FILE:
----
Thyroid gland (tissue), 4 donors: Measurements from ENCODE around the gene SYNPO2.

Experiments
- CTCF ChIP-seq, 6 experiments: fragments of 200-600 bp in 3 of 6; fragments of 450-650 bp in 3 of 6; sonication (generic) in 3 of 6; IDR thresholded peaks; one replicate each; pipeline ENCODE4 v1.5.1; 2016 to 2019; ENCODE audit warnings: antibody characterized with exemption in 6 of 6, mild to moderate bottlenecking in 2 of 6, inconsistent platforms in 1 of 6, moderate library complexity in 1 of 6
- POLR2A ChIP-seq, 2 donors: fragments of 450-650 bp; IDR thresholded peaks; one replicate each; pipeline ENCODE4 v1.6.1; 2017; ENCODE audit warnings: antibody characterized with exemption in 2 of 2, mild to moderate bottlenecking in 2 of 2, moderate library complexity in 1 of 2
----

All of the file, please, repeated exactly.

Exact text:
Thyroid gland (tissue), 4 donors: Measurements from ENCODE around the gene SYNPO2.

Experiments
- CTCF ChIP-seq, 6 experiments: fragments of 200-600 bp in 3 of 6; fragments of 450-650 bp in 3 of 6; sonication (generic) in 3 of 6; IDR thresholded peaks; one replicate each; pipeline ENCODE4 v1.5.1; 2016 to 2019; ENCODE audit warnings: antibody characterized with exemption in 6 of 6, mild to moderate bottlenecking in 2 of 6, inconsistent platforms in 1 of 6, moderate library complexity in 1 of 6
- POLR2A ChIP-seq, 2 donors: fragments of 450-650 bp; IDR thresholded peaks; one replicate each; pipeline ENCODE4 v1.6.1; 2017; ENCODE audit warnings: antibody characterized with exemption in 2 of 2, mild to moderate bottlenecking in 2 of 2, moderate library complexity in 1 of 2